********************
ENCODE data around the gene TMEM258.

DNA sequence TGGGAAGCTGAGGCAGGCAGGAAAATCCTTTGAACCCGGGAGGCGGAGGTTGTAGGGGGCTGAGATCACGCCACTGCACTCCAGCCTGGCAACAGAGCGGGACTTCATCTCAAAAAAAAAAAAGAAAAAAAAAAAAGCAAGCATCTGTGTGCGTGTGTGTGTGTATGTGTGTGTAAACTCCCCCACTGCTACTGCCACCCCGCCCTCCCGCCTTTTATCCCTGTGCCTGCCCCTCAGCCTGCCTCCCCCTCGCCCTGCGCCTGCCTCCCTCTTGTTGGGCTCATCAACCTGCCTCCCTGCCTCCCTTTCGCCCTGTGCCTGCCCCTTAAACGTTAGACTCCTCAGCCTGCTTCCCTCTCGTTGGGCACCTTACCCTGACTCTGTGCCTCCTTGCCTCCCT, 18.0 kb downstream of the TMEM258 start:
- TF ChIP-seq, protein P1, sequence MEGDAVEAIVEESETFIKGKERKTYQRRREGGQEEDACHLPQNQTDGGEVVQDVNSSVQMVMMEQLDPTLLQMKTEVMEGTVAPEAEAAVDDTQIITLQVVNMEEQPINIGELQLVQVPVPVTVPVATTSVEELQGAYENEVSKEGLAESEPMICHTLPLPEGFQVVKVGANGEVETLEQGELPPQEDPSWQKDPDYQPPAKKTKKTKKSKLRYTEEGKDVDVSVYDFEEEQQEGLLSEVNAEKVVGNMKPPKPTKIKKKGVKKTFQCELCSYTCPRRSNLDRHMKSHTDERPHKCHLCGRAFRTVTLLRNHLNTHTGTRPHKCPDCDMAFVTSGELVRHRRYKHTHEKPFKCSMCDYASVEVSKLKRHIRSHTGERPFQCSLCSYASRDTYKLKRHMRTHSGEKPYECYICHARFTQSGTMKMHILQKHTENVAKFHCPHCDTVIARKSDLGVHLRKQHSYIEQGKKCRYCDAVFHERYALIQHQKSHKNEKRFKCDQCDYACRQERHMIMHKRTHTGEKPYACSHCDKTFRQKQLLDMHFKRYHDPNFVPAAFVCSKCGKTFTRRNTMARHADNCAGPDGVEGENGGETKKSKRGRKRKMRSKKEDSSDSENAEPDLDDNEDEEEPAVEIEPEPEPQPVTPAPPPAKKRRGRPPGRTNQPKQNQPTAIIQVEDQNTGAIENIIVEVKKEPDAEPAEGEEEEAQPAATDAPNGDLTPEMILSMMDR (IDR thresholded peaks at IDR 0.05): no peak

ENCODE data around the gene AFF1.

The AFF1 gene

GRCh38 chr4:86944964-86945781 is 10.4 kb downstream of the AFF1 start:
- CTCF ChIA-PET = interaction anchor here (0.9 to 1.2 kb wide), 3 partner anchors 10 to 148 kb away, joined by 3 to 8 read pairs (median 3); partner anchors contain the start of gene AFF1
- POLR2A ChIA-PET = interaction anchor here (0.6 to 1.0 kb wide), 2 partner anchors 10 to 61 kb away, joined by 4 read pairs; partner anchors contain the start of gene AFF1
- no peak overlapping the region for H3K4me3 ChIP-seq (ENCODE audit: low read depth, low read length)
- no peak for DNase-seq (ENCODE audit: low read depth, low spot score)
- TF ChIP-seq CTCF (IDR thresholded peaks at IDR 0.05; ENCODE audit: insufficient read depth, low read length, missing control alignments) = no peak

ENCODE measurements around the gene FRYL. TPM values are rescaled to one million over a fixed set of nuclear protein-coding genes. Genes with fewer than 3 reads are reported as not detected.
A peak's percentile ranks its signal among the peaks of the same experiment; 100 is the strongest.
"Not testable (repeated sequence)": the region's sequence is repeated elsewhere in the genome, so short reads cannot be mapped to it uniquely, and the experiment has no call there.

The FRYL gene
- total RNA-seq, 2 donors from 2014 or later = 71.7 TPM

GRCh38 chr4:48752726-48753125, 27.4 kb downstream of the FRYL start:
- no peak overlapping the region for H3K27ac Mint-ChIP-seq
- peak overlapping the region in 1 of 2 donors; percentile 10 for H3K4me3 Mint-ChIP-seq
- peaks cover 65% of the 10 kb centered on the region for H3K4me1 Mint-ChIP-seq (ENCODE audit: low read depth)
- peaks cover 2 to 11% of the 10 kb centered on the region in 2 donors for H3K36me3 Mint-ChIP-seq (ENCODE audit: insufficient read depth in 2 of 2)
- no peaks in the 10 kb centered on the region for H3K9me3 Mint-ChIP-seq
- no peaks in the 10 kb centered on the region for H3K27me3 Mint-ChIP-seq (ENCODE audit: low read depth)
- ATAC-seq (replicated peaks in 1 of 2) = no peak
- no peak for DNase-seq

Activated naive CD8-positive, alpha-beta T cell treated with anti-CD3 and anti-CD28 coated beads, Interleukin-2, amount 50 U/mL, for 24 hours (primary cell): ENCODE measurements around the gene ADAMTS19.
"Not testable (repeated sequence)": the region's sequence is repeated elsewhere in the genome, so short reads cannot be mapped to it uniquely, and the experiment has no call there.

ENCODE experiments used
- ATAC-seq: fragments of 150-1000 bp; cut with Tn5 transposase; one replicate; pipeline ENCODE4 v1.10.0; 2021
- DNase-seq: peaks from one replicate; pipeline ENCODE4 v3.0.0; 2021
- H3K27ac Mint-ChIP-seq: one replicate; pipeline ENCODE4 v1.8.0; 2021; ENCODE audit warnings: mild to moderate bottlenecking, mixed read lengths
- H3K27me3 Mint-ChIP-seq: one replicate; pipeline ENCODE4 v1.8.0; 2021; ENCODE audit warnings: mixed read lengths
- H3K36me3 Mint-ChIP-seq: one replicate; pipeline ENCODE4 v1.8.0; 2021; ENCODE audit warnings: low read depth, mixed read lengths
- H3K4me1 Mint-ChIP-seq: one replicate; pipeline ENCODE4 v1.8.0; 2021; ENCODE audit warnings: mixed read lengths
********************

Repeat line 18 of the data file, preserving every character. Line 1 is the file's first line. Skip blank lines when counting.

- no peak overlapping the region for H3K27ac Mint-ChIP-seq